Just read Danny Gregory’s Everyday Matters. Makes me feel kinda small because I’ve had a pretty lousy day. Gregory writes/draws about the time after his wife’s accident, when they were adjusting to her being paralyzed from the waist down. It helps to put my issues in perspective and yet, they still feel so HUGE when I’m in the middle of them.
Felt harassed all day and my son is already causing problems at school and it’s only been 14 days of classes! You’d think after all these years he’d know how to play the game but I get the same phone call I got when he was six: “he won’t shut up, he’s disrespectful, he just does the bare minimum. What can I do about this?”
“Hmm.” I tell the teacher, “if I had a solution, don’t you think I’d have implemented it 10 years ago?” My biggest fear is that we’ll be doing this 10 years from now–what if he shows up on my door wanting money or to stay because he’s called in sick for the 100th time and been fired? This is what I project for my future with him and it scares me and makes me so angry because I don’t know what to do now to avoid this.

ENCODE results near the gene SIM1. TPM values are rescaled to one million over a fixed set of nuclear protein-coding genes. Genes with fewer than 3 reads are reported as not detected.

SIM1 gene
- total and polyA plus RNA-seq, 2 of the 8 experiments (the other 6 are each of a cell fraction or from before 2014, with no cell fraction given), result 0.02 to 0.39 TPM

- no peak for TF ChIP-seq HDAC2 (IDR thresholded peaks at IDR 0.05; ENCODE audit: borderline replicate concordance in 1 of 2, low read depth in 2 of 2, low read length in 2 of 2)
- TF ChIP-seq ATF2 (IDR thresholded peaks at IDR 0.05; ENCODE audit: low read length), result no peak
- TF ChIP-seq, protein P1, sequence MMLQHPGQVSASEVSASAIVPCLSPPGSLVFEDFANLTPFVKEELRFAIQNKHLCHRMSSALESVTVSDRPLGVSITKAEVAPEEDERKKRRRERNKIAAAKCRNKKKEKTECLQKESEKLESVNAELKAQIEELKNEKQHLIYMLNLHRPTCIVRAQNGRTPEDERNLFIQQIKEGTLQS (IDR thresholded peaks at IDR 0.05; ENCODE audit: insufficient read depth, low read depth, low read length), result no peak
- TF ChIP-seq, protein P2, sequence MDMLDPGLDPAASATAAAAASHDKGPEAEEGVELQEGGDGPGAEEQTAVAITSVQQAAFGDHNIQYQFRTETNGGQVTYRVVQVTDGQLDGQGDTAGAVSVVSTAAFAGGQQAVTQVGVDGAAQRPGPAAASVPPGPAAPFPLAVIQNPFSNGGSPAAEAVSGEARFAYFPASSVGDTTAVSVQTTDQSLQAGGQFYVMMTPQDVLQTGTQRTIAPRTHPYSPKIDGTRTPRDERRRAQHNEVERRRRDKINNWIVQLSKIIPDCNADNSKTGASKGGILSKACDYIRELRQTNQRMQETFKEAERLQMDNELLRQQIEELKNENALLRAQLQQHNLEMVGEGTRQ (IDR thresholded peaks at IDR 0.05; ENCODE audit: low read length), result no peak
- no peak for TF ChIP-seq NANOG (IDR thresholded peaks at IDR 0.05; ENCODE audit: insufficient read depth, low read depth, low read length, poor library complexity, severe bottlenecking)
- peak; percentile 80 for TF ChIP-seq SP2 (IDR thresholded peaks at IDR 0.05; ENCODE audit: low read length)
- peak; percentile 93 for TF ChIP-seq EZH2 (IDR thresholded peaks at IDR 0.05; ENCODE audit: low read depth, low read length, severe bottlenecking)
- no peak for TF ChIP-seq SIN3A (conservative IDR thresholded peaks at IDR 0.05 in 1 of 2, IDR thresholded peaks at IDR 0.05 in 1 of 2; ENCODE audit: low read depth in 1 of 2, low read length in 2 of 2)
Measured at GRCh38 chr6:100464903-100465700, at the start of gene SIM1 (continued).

“The most painful things for me are the fabrications of my mind. What matters is not the prognostications and navel gazing, the theorizing and projecting, the what-ifs and the what-thens. What matters is today; all of the richness of my life seen as it really is and in 360 degrees. There is beauty in hospital waiting rooms, and I have seen it. There is beauty in funeral homes and cemeteries, and I have seen it, too. So many things happened to me that I never expected. And the bad things that I lived in dread of turned out quite differently than I thought. Life can only do to you what you let it.” Danny Gregory